Science Fair Project Encyclopedia
She was born in London, England, (allegedly under a table during a World War I zeppelin raid), the daughter of music hall entertainer Stanley Lupino . Encouraged to enter show business by both her parents, Lupino made her first film appearance in 1933, in Her First Affaire and worked for several years playing unsubstantial roles. It was after her appearance in The Light That Failed in 1939 that she was taken seriously as a dramatic actress.
Her parts improved during the '40s and she began to describe herself as "the poor man's Bette Davis". While working for Warner Brothers, she would also refuse parts that Davis had rejected, and earned herself suspensions. During this period she became known for her hard boiled roles and appeared in such films as They Drive by Night (1940) and High Sierra (1941). She acted regularly and was in demand throughout the 40s without becoming a major star. In 1947, Lupino left Warner Brothers to become a freelance actress.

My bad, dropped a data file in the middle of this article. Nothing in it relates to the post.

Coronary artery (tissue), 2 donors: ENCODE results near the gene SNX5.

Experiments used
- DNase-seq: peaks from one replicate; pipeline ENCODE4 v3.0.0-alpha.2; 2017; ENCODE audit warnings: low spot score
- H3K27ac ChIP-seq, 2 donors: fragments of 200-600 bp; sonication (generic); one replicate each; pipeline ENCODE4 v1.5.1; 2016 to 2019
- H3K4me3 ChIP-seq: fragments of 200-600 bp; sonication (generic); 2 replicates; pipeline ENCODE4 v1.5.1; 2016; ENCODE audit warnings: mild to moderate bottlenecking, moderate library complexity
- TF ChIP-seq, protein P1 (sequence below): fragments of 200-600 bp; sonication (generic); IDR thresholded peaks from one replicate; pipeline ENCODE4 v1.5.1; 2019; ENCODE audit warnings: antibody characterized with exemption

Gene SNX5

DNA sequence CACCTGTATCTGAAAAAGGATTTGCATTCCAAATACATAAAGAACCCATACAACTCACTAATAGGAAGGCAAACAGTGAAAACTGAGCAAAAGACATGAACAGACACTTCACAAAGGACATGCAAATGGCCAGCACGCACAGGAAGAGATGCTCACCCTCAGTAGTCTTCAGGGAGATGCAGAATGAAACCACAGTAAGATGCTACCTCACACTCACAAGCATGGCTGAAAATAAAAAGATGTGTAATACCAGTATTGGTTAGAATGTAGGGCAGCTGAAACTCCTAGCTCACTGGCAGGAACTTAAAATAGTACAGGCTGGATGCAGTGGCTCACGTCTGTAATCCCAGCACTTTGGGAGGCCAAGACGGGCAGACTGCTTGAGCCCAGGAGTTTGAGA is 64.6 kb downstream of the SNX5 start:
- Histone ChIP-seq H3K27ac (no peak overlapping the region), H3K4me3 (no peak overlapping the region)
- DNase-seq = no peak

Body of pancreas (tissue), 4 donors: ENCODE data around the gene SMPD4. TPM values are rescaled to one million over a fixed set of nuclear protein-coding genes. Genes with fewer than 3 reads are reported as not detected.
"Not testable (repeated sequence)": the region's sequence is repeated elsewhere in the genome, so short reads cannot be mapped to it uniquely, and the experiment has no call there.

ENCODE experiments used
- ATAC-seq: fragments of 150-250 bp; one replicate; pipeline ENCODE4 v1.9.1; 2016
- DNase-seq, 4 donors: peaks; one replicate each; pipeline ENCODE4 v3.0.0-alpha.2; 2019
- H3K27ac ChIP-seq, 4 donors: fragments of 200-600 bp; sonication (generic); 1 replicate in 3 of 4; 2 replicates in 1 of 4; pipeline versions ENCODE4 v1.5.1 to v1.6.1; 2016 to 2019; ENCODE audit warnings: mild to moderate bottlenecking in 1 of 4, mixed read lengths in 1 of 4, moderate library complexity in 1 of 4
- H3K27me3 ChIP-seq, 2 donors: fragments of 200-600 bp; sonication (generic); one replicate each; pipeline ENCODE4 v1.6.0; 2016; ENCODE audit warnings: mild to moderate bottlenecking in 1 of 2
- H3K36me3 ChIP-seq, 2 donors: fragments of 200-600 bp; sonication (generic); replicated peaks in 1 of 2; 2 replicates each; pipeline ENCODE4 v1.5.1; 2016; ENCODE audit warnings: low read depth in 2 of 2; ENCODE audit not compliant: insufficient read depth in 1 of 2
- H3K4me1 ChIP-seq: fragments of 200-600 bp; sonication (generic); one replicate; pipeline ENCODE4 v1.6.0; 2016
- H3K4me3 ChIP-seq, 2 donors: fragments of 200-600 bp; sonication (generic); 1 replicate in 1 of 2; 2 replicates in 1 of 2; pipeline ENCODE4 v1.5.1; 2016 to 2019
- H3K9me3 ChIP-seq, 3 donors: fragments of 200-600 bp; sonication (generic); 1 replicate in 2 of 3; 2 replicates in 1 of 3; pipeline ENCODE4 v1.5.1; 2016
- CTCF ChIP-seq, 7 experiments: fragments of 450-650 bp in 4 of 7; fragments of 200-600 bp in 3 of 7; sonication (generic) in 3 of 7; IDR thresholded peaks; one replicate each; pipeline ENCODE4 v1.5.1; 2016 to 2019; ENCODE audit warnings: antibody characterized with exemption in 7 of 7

It was during a suspension in the late '40s that she began studying the processes behind the camera. Her first directing job came when Elmer Clifton became ill during Not Wanted , a 1949 movie which she co-wrote. Lupino often joked that if she had been the "poor man's Bette Davis", then she had become the "poor man's Don Siegel". From the early '50s she began directing films, mostly melodramas and was one of the few women of her era to achieve success in this field. She directed Outrage in 1950 and tackled the contraversial subject of rape.
She continued acting throughout the '50s, '60s and '70s and her directing efforts during these years were almost exclusively television productions such as Alfred Hitchcock Presents, The Twilight Zone, The Donna Reed Show, Gilligan's Island, 77 Sunset Strip, The Ghost and Mrs. Muir , The Rifleman , The Untouchables, The Fugitive, and Bewitched.
After guest starring in TV shows such as Batman, Family Affair, The Mod Squad, Bonanza, Burke's Law, Charlie's Angels, Police Woman, The Streets of San Francisco, and Barnaby Jones, she made her final film appearance in 1978 and retired.
The second woman to be admitted to the Director's Guild (Dorothy Arzner was first), Ida Lupino has two stars on the Hollywood Walk of Fame for her contributions to the fields of television and motion pictures. They are located at 1724 Vine Street and 6821 Hollywood Blvd.
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